Fighting serious organised crime: The National Crime Agency and police forces working together.
October saw images of officers clad in black fatigues flashing across our screens and new National Crime Agency (NCA) being hailed by some as the British FBI. A month in the NCA is getting on with the job.
The stark truth is that the step change in law enforcement which the NCA is designed to deliver is necessary.
We live in a world where crime networks trading in drugs, firearms, cyber crime, counterfeiting, identity crime, sexual exploitation and people trafficking are complex, interlinked and sophisticated. Their members are both highly resilient and skilled at evading the law.
So the launch and clear focus of the NCA on relentless pursuit of these criminals who bring misery to communities is to be celebrated and seen as an important part of the effort that many have been making for many years. It is not, as some have sought to say, just a rebranding exercise with a smaller budget and fewer resources, but an opportunity for all in policing and UK law enforcement to raise their game.
Organised crime group mapping was introduced by ACPO several years ago and this process remains at the heart of the new Home Office strategy and the work of the NCA. All forces take responsibility for identifying offenders, gathering intelligence, investigating and ultimately prosecuting members of organised crime groups. Alongside forces and working with national agencies, the police led multi-agency Regional Organised Crime Units (ROCUs) provide additional specialist assistance to police forces for covert operations, financial investigation and surveillance when required.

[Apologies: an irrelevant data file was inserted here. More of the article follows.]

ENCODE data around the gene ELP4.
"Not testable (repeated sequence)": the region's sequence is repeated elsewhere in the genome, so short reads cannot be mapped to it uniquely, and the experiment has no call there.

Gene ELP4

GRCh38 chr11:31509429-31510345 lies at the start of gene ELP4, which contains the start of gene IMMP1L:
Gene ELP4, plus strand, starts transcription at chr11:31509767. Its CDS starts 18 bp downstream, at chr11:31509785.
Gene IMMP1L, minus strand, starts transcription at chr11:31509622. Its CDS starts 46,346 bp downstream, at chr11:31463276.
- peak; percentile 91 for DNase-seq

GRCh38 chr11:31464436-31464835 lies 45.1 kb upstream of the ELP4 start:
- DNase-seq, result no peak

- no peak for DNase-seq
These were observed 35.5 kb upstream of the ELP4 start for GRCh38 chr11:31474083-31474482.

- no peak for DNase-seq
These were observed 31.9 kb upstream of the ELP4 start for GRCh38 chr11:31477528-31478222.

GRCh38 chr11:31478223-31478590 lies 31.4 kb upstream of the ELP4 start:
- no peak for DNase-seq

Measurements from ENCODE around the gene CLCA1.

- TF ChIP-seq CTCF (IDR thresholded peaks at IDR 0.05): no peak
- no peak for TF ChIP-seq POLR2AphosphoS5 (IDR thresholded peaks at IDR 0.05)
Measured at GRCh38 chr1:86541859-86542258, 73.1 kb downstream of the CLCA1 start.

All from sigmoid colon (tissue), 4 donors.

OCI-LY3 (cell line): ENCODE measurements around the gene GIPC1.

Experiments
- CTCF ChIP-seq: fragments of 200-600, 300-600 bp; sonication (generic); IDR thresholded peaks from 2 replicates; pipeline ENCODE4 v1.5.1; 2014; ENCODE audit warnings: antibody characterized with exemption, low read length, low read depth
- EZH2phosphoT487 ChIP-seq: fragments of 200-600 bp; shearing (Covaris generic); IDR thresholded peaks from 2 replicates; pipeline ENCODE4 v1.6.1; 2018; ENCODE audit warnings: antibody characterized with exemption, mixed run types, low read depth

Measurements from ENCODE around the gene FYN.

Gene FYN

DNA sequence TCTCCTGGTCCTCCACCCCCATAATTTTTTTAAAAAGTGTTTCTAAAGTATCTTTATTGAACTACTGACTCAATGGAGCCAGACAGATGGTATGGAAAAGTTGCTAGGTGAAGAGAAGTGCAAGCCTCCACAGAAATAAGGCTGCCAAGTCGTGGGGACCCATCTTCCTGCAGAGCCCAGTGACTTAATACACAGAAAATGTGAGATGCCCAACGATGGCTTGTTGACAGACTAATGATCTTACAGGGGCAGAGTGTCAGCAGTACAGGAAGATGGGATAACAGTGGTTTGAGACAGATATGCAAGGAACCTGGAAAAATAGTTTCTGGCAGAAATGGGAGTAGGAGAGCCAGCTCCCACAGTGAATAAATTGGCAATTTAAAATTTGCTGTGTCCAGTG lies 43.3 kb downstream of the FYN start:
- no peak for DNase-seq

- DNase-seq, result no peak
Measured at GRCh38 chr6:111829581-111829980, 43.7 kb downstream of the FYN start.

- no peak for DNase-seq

The police service has become increasingly successful at putting serious, organised criminals behind bars and taking their assets. We haven’t done this alone, it’s been in partnership with a range of others including the Serious Organised Crime Agency, HM Revenue and Customs, UK Border Agency, Trading Standards, the Environment Agency, the Gangmasters Licensing Authority and the Department for Work and Pensions.
Police forces are highly effective at tackling organised crime in their areas and the newly introduced ROCUs widen their reach and capabilities but their resources and structure mean that they cannot always tackle organised crime on a national and international level. As in other areas of policing, it makes sense to nationally coordinate policing rather than duplicating activity in each force.
That is why we in policing need a niche national agency to support what we do and enhance our ability to fight organised crime. The NCA’s links to European and international partners will be invaluable as will its ability to gather the most sensitive information and intelligence from other national partners like HMRC, GCHQ, MI5 and MI6.
ACPO has been working closely with Keith Bristow, NCA’s director general and his senior team to develop a strong, effective working relationship between chief constables and the NCA. As chief officers, we are in fierce and firm agreement that there needs to be a partnership approach: working together to assess risk, sharing intelligence and resources, and ultimately being jointly accountable for our operations.